Home marketing in a digital age: what really matters

Home marketing in a digital age: what really matters
Selling a home today requires savvy use of multiple platforms, from online photos and videos to traditional print advertising. (Photo illustration by Mike Myers)

Twenty years ago, if potential homebuyers wanted to check out the inside of a home for sale, they almost always had to get in the car and head to an open house. Photos were limited. Videos were nonexistent.

Today, things have changed — and they continue to evolve.


"Fifteen or 20 years ago, the Internet barely existed," says Brian Pakulla, a Re/Max Advantage Realty agent in Howard County. "By 2005, everyone had embraced it, and in the past 10 years, we've been fine-tuning the Internet approach."

That approach is heavily visual. In 2013, according to the National Association of Realtors report, 89 percent of homebuyers used websites at some point during the home search process, and they agreed that photos are the most useful part of those sites. Of those who used the Internet during their search, 83 percent described photos as "very useful."

In his role as chief marketing officer for the Creig Northrop Team of Long & Foster Real Estate, Jay Riley oversees the team's approach to home marketing. The company's baseline marketing package includes a staging consultation and professional photography services.

"Listings that don't have photos, or poor photos? You can look at statistics and see that there's a lack of interest in those properties because online buyers are skeptical," he says.

In addition to sharing listings with real estate-focused websites like Zillow and Trulia, real estate agents explore a variety of online avenues for home marketing, including dynamic banner ads and custom sites designed for individual houses.

"We can create websites for each home very easily, and it's very reasonably priced," says Ashley Richardson, a Long & Foster agent who works frequently in Baltimore County and Baltimore City. Richardson also promotes homes on social media sites, including Pinterest and Facebook.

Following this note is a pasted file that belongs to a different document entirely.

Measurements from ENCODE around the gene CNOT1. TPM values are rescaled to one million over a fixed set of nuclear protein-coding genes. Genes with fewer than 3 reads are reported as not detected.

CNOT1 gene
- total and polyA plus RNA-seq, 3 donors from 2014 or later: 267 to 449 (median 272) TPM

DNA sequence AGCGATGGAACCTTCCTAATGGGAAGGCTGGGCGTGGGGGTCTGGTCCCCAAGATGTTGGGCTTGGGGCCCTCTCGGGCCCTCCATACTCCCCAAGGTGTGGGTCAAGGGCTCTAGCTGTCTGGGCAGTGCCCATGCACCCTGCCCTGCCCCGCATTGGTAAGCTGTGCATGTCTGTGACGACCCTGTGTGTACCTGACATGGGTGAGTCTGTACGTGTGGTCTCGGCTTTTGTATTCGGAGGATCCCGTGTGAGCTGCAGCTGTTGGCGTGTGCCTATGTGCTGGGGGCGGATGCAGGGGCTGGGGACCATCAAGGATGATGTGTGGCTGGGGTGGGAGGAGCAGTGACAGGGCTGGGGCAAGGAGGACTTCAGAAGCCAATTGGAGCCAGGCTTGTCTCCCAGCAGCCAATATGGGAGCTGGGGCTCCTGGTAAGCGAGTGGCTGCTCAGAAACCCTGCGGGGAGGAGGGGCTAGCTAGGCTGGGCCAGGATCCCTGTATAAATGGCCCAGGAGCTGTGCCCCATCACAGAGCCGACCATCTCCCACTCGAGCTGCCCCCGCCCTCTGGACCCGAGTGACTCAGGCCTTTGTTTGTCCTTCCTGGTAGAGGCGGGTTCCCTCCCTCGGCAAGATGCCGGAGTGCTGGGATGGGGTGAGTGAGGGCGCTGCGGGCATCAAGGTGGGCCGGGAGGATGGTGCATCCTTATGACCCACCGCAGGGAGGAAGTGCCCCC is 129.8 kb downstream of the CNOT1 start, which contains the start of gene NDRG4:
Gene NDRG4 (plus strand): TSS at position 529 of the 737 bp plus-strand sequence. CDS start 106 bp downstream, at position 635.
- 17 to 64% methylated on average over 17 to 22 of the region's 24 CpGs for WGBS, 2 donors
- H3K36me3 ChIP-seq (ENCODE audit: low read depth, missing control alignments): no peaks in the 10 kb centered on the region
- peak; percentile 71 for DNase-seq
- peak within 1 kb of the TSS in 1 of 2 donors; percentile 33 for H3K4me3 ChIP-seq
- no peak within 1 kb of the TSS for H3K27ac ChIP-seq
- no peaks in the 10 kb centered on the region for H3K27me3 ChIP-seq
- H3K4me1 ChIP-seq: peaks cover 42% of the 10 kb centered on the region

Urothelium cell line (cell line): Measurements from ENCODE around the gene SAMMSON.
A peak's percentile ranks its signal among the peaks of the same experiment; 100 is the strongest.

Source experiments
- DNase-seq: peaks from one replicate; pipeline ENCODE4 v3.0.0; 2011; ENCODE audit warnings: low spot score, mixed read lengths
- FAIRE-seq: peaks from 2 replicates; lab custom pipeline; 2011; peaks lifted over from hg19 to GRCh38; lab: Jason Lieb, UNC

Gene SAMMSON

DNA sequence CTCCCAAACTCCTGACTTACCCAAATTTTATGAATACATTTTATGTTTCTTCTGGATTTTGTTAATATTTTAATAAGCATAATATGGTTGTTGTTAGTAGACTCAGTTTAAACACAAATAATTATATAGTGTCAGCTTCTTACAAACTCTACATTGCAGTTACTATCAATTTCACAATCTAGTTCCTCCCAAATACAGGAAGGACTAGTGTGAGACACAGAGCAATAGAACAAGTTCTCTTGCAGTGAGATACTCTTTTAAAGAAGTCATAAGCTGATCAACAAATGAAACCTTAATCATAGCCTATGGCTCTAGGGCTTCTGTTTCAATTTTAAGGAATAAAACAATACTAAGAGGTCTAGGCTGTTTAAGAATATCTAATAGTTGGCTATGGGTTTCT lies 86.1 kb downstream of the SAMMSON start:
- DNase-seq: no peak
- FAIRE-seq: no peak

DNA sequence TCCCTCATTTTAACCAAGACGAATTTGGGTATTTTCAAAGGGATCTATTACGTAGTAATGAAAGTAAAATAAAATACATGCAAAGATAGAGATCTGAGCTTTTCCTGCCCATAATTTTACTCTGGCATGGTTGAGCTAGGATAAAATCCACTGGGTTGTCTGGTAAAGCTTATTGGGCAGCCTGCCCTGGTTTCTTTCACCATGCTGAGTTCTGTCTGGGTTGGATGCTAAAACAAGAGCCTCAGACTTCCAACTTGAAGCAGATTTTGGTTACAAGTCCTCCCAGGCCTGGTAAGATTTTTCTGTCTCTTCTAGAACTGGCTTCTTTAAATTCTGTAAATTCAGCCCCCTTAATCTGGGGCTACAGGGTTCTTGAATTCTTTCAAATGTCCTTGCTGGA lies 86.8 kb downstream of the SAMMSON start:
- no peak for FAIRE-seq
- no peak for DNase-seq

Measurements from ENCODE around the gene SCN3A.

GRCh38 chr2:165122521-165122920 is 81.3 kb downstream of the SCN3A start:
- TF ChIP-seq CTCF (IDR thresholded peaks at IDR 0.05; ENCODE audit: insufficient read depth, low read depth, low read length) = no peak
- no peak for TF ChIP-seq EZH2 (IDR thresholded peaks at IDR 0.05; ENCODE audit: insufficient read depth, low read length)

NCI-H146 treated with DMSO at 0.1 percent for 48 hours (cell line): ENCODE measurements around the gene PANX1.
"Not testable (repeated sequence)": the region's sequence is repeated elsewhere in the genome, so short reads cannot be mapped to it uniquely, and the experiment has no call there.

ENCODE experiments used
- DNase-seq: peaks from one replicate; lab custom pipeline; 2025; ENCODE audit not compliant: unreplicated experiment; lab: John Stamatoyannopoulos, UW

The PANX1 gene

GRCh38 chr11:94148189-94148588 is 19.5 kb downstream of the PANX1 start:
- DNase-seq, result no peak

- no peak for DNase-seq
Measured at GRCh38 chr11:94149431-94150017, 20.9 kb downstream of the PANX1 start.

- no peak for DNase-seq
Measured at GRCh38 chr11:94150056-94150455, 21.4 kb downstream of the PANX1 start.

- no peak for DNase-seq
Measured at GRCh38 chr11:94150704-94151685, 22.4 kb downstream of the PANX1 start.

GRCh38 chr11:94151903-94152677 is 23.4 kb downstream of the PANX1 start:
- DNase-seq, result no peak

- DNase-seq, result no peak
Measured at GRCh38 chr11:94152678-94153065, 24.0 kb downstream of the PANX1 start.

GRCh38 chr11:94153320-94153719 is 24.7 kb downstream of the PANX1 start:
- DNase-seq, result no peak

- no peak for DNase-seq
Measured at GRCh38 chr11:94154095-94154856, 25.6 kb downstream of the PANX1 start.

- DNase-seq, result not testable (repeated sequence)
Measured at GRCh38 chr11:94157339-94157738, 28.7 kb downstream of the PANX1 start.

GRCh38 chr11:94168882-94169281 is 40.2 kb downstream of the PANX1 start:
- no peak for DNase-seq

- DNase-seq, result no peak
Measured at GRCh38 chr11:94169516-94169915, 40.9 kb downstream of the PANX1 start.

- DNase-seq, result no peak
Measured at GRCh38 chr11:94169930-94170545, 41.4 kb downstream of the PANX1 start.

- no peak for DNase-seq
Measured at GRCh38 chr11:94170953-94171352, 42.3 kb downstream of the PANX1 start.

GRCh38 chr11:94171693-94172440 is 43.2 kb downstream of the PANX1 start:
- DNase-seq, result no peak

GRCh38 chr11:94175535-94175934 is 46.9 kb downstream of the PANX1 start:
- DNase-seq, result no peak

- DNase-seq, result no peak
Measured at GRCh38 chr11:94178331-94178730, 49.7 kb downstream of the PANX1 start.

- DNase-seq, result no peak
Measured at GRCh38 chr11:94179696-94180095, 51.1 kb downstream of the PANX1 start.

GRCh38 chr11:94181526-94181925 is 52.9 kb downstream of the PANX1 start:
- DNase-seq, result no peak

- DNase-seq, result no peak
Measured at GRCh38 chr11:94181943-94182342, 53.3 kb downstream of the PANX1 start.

Though some early iterations of home video tours were not user-friendly, improvements in technology are making tours more accessible and useful for home buyers and sellers.

Pakulla says video can be a dynamic selling tool but has some disadvantages. "With a photographer, you can take one shot and perfect it, but with video, you can turn a corner and the lighting's not perfect or the angle makes the corner look small," he says.

Jay Riley notes that as technology improves, new options are continually introduced. He is especially excited about tools that use 360-degree photography to create virtual house tours, as well as about drone aerial photography.

Though print advertising and open houses no longer hold the power they did a decade ago, agents say that traditional avenues still have value.

When marketing a home, sellers need to consider their audiences, says Riley. Young, first-time buyers often do everything online; in 2013, just 18 percent of millennials — the generation born from about 1980 onward — looked to print newspaper advertisements during their home search, according to the National Association of Realtors report. While Internet use was high across generations, 32 percent of baby boomers relied on print ads. The smartest home sellers, Riley says, cover all their bases.